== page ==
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Kirchhoff's Law (thermodynamics), change in heat capacity

  1. Nov 3, 2009 #1
    1. The problem statement, all variables and given/known data
    Calculate the standard enthalpy change ([tex]\Delta[/tex]H) at 25 degrees Celsius and 927 degrees Cesius for the reaction,
    WCl4(g) + CH4(g) = WC(s) + 4HCl(g)

    Data:

    WCl4(g): [tex]\Delta[/tex]H298 = -336 kJ/mole; Cp (heat capacity at constant pressure) = 105.6 J/mol*K
    HCl(g): [tex]\Delta[/tex]H298 = -92.3 kJ/mole; Cp = 30.5 J/mol*K
    CH4(g): [tex]\Delta[/tex]H298 = -74.8 kJ/mole; Cp = 59.1 J/mol*K
    WC(s): [tex]\Delta[/tex]H298 = -40.2 kJ/mole; Cp = 46.5 J/mole*K



    2. Relevant equations
    [tex]\Delta[/tex]H(final temp) = [tex]\Delta[/tex]H(initial temp) + [tex]\Delta[/tex]Cp(Tf - Ti)
    [tex]\Delta[/tex]Cp = [tex]\Sigma[/tex]Cp(products) - [tex]\Sigma[/tex]Cp(reactants)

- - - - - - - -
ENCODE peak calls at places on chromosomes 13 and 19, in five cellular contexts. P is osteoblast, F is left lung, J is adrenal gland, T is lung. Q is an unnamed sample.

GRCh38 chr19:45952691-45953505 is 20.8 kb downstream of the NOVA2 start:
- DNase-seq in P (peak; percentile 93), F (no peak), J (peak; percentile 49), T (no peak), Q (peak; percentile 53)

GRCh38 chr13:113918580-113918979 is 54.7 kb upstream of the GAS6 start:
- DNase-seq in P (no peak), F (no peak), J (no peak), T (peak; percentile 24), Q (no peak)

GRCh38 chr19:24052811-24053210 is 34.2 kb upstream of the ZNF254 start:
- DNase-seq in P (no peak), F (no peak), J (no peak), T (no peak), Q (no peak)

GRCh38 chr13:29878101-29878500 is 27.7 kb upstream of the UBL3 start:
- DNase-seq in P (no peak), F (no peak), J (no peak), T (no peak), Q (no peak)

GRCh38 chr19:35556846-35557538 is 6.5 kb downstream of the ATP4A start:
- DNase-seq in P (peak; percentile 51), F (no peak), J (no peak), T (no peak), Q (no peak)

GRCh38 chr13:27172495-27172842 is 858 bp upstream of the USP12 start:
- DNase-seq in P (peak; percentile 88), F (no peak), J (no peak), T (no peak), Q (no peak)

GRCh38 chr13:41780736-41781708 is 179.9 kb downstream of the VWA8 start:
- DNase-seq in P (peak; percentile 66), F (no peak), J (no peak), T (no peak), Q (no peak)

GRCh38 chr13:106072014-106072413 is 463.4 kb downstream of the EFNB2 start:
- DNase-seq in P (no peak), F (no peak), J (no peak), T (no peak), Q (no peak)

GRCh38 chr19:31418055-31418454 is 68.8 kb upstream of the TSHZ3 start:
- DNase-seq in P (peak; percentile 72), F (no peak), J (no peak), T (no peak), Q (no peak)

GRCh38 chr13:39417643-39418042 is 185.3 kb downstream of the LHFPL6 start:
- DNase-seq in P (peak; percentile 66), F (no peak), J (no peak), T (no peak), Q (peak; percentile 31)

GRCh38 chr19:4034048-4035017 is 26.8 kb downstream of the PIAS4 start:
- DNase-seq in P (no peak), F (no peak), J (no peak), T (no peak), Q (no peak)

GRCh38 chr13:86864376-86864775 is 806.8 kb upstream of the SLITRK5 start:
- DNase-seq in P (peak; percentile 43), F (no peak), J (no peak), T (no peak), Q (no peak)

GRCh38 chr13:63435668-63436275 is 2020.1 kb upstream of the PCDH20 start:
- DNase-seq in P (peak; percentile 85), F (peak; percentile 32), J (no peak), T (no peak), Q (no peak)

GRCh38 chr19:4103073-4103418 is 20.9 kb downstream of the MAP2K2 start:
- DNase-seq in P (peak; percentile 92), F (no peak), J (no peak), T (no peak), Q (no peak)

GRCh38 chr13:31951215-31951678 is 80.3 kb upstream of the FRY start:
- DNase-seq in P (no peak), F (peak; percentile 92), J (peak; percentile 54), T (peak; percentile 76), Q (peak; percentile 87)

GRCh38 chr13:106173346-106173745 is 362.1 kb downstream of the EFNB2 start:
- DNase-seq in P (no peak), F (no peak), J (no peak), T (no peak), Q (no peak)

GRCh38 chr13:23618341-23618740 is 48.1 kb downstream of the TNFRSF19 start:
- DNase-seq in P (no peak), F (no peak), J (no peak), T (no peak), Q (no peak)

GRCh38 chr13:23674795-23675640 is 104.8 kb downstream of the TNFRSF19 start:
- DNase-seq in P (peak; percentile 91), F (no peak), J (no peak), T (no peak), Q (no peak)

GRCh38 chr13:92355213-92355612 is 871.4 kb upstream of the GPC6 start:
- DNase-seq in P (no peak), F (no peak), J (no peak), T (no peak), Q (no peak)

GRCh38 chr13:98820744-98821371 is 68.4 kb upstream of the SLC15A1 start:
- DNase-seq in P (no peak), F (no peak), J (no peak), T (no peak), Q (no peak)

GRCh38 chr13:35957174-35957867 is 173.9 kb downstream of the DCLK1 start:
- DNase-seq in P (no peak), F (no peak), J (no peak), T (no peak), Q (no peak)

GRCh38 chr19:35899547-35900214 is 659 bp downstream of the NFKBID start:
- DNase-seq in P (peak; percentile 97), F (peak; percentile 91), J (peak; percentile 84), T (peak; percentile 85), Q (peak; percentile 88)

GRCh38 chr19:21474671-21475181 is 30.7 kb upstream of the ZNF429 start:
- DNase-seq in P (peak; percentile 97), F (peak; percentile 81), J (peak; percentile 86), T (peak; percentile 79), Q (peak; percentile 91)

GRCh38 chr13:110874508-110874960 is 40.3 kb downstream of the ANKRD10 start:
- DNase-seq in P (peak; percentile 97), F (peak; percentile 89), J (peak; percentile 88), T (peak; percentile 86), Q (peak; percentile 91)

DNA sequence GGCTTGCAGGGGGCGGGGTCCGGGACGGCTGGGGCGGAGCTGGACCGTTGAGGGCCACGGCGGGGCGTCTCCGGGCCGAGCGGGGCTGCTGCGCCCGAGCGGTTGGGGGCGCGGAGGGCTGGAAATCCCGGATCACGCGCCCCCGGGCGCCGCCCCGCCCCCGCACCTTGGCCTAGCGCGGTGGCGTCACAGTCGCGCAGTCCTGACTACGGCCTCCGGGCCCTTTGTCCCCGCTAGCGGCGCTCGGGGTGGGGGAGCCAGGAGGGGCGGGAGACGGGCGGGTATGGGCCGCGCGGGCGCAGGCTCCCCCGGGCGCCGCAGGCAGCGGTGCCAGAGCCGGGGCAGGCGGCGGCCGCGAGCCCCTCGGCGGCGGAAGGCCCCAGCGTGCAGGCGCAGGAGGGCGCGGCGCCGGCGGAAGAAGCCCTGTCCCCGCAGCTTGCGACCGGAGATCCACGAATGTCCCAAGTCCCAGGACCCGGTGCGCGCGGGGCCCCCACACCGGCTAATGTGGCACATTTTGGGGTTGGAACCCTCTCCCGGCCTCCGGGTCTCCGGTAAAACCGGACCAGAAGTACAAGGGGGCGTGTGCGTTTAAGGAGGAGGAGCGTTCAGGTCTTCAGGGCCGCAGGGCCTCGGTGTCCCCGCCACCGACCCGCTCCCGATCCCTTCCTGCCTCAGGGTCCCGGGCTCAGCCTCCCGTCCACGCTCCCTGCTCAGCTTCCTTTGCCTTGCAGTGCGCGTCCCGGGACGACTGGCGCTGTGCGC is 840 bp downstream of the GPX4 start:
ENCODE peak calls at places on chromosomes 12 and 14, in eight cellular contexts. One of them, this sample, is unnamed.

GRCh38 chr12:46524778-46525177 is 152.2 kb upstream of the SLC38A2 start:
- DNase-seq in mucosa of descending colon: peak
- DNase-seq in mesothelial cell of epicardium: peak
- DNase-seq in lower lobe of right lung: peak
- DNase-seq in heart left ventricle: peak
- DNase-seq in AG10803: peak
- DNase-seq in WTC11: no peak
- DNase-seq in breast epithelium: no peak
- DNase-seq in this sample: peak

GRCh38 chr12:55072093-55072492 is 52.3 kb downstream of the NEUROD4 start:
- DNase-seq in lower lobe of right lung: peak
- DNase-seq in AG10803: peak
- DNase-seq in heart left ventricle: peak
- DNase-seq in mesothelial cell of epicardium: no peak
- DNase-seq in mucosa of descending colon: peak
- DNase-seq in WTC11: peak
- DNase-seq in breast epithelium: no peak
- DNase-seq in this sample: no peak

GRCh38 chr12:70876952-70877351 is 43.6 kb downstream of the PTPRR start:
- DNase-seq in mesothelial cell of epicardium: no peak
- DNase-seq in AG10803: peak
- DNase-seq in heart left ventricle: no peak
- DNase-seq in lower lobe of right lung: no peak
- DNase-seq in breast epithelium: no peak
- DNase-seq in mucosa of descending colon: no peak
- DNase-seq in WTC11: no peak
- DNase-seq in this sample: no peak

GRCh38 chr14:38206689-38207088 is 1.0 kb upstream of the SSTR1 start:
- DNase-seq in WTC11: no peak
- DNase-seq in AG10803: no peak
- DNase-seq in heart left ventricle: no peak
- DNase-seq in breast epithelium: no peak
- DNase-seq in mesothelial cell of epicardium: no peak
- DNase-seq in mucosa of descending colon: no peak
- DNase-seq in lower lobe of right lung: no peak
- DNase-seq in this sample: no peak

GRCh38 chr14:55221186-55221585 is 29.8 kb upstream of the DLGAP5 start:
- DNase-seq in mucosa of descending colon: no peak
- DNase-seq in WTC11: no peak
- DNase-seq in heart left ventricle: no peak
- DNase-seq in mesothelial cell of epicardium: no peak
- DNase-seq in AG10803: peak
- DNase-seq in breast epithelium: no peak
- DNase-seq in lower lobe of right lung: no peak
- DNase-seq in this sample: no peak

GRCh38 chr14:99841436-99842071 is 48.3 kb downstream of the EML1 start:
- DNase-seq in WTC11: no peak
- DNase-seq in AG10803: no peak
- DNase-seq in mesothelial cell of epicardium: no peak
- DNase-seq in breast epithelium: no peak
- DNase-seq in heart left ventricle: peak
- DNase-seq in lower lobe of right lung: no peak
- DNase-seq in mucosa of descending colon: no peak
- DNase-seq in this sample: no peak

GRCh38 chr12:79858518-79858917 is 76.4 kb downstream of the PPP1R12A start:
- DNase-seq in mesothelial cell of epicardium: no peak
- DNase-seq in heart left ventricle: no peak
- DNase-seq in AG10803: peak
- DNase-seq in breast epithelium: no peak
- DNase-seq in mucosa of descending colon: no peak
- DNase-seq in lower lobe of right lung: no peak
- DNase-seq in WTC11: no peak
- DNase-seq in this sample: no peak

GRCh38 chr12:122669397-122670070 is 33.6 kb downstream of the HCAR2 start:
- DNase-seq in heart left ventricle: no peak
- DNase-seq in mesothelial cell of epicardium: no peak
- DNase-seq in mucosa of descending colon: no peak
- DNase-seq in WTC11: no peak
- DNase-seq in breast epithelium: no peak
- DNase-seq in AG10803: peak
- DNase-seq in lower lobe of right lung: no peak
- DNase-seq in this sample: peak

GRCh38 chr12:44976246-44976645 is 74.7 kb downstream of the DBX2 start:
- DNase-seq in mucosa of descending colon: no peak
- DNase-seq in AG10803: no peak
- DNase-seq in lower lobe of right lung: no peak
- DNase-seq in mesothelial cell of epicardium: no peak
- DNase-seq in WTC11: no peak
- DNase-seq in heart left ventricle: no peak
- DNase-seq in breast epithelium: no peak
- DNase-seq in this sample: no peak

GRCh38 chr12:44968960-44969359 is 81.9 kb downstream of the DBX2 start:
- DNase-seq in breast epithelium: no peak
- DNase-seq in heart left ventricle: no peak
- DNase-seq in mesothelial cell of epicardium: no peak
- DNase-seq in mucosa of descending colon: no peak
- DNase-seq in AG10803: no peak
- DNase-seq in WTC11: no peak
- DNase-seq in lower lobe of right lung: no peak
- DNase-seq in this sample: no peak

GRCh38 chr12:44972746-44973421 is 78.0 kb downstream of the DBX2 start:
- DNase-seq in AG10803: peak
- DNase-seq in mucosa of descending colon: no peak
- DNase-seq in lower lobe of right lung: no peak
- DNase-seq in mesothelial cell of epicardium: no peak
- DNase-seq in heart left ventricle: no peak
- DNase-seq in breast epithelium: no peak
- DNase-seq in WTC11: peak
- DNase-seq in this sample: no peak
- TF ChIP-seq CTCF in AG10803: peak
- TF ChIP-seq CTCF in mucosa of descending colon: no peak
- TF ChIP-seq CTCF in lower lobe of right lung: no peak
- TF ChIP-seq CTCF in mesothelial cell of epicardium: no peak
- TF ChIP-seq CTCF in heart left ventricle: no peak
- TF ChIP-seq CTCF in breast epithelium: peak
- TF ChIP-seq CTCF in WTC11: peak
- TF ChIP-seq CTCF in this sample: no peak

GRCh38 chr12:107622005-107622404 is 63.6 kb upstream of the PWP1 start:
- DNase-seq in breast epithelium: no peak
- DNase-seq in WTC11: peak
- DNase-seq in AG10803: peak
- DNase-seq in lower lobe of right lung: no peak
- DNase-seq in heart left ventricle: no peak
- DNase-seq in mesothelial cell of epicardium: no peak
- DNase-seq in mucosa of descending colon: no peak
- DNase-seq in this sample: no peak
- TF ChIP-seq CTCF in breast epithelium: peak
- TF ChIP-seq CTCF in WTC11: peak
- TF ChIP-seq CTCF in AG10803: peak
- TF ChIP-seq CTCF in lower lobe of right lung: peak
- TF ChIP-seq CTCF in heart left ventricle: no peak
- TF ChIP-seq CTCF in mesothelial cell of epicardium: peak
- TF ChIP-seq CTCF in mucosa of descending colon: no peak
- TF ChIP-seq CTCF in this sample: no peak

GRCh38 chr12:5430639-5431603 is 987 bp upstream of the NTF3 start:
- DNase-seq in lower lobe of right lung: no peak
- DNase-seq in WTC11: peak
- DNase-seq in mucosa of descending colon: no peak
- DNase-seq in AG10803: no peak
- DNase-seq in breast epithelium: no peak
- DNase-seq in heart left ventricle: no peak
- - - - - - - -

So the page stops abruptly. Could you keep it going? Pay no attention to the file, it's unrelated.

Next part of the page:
3. The attempt at a solution
    This is a take-home test, so it doesn't feel right getting help with the actual answer, but I have some specific questions I hope can be clarified for me:

    1.) When calculating [tex]\Delta[/tex]Cp, do you multiply each component by the number of moles involved? For instance, for the HCl factor in [tex]\Sigma[/tex]Cp, do you multiply Cp for HCl by 4? It seems like you should, but Cp stays in the same units, so the moles wouldn't cancel.

    2.) Can I apply the equation for [tex]\Delta[/tex]H (of reaction at 927 degrees Celsius) as I have written above (as in, is it applicable as is, or do I need to do further analysis of this specific situation as Kirchhoff's Law applies?

    Thanks!
     
  2. jcsd
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